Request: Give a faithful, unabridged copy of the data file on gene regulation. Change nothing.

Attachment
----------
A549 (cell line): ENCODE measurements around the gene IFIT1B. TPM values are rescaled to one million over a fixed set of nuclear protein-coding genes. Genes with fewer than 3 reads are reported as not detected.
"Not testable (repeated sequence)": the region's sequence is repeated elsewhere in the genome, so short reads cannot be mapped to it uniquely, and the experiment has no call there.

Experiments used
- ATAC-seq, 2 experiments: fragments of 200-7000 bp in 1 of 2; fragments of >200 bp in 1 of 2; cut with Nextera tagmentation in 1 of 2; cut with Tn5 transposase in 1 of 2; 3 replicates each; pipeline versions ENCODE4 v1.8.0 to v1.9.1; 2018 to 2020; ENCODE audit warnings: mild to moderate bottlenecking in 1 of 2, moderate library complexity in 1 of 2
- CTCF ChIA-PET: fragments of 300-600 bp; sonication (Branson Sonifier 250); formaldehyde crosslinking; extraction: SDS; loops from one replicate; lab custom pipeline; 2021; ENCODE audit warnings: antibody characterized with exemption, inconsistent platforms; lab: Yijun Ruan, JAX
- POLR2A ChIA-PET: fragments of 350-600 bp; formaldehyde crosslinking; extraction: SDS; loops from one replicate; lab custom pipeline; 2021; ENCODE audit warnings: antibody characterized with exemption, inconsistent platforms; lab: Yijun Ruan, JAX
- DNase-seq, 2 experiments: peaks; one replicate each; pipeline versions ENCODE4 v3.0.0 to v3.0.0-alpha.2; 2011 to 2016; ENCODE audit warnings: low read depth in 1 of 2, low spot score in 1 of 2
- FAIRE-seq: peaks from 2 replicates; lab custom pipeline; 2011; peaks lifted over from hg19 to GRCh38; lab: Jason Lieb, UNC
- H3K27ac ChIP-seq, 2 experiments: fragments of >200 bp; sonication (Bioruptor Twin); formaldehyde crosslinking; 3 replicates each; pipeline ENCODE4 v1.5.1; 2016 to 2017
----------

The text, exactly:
A549 (cell line): ENCODE measurements around the gene IFIT1B. TPM values are rescaled to one million over a fixed set of nuclear protein-coding genes. Genes with fewer than 3 reads are reported as not detected.
"Not testable (repeated sequence)": the region's sequence is repeated elsewhere in the genome, so short reads cannot be mapped to it uniquely, and the experiment has no call there.

Experiments used
- ATAC-seq, 2 experiments: fragments of 200-7000 bp in 1 of 2; fragments of >200 bp in 1 of 2; cut with Nextera tagmentation in 1 of 2; cut with Tn5 transposase in 1 of 2; 3 replicates each; pipeline versions ENCODE4 v1.8.0 to v1.9.1; 2018 to 2020; ENCODE audit warnings: mild to moderate bottlenecking in 1 of 2, moderate library complexity in 1 of 2
- CTCF ChIA-PET: fragments of 300-600 bp; sonication (Branson Sonifier 250); formaldehyde crosslinking; extraction: SDS; loops from one replicate; lab custom pipeline; 2021; ENCODE audit warnings: antibody characterized with exemption, inconsistent platforms; lab: Yijun Ruan, JAX
- POLR2A ChIA-PET: fragments of 350-600 bp; formaldehyde crosslinking; extraction: SDS; loops from one replicate; lab custom pipeline; 2021; ENCODE audit warnings: antibody characterized with exemption, inconsistent platforms; lab: Yijun Ruan, JAX
- DNase-seq, 2 experiments: peaks; one replicate each; pipeline versions ENCODE4 v3.0.0 to v3.0.0-alpha.2; 2011 to 2016; ENCODE audit warnings: low read depth in 1 of 2, low spot score in 1 of 2
- FAIRE-seq: peaks from 2 replicates; lab custom pipeline; 2011; peaks lifted over from hg19 to GRCh38; lab: Jason Lieb, UNC
- H3K27ac ChIP-seq, 2 experiments: fragments of >200 bp; sonication (Bioruptor Twin); formaldehyde crosslinking; 3 replicates each; pipeline ENCODE4 v1.5.1; 2016 to 2017